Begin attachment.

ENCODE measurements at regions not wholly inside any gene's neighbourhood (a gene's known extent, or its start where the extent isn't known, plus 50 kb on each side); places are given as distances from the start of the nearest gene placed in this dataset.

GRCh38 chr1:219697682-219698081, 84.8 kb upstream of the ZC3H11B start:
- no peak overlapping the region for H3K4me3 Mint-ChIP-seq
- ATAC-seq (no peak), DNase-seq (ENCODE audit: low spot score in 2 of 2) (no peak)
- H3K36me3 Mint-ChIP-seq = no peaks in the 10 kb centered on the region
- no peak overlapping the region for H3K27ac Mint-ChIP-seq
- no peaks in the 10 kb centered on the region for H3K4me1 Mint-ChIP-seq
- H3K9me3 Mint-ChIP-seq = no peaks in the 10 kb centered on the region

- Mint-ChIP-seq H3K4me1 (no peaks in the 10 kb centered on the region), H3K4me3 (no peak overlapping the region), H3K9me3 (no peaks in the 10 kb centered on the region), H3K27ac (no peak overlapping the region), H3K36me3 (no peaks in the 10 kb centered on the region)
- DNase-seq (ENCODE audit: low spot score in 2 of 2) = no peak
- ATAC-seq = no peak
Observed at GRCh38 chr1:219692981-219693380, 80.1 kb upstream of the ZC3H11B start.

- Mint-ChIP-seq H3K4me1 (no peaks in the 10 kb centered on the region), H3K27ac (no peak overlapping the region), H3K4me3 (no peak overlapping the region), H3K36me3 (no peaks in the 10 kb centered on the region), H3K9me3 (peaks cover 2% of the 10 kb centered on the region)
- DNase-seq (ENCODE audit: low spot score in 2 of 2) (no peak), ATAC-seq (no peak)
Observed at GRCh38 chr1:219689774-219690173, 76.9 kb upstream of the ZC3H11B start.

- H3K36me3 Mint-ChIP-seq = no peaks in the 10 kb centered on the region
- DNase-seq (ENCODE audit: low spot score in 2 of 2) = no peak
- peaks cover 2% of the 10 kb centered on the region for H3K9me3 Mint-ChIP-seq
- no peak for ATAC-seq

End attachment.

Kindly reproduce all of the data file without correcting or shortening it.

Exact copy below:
ENCODE measurements at regions not wholly inside any gene's neighbourhood (a gene's known extent, or its start where the extent isn't known, plus 50 kb on each side); places are given as distances from the start of the nearest gene placed in this dataset.

GRCh38 chr1:219697682-219698081, 84.8 kb upstream of the ZC3H11B start:
- no peak overlapping the region for H3K4me3 Mint-ChIP-seq
- ATAC-seq (no peak), DNase-seq (ENCODE audit: low spot score in 2 of 2) (no peak)
- H3K36me3 Mint-ChIP-seq = no peaks in the 10 kb centered on the region
- no peak overlapping the region for H3K27ac Mint-ChIP-seq
- no peaks in the 10 kb centered on the region for H3K4me1 Mint-ChIP-seq
- H3K9me3 Mint-ChIP-seq = no peaks in the 10 kb centered on the region

- Mint-ChIP-seq H3K4me1 (no peaks in the 10 kb centered on the region), H3K4me3 (no peak overlapping the region), H3K9me3 (no peaks in the 10 kb centered on the region), H3K27ac (no peak overlapping the region), H3K36me3 (no peaks in the 10 kb centered on the region)
- DNase-seq (ENCODE audit: low spot score in 2 of 2) = no peak
- ATAC-seq = no peak
Observed at GRCh38 chr1:219692981-219693380, 80.1 kb upstream of the ZC3H11B start.

- Mint-ChIP-seq H3K4me1 (no peaks in the 10 kb centered on the region), H3K27ac (no peak overlapping the region), H3K4me3 (no peak overlapping the region), H3K36me3 (no peaks in the 10 kb centered on the region), H3K9me3 (peaks cover 2% of the 10 kb centered on the region)
- DNase-seq (ENCODE audit: low spot score in 2 of 2) (no peak), ATAC-seq (no peak)
Observed at GRCh38 chr1:219689774-219690173, 76.9 kb upstream of the ZC3H11B start.

- H3K36me3 Mint-ChIP-seq = no peaks in the 10 kb centered on the region
- DNase-seq (ENCODE audit: low spot score in 2 of 2) = no peak
- peaks cover 2% of the 10 kb centered on the region for H3K9me3 Mint-ChIP-seq
- no peak for ATAC-seq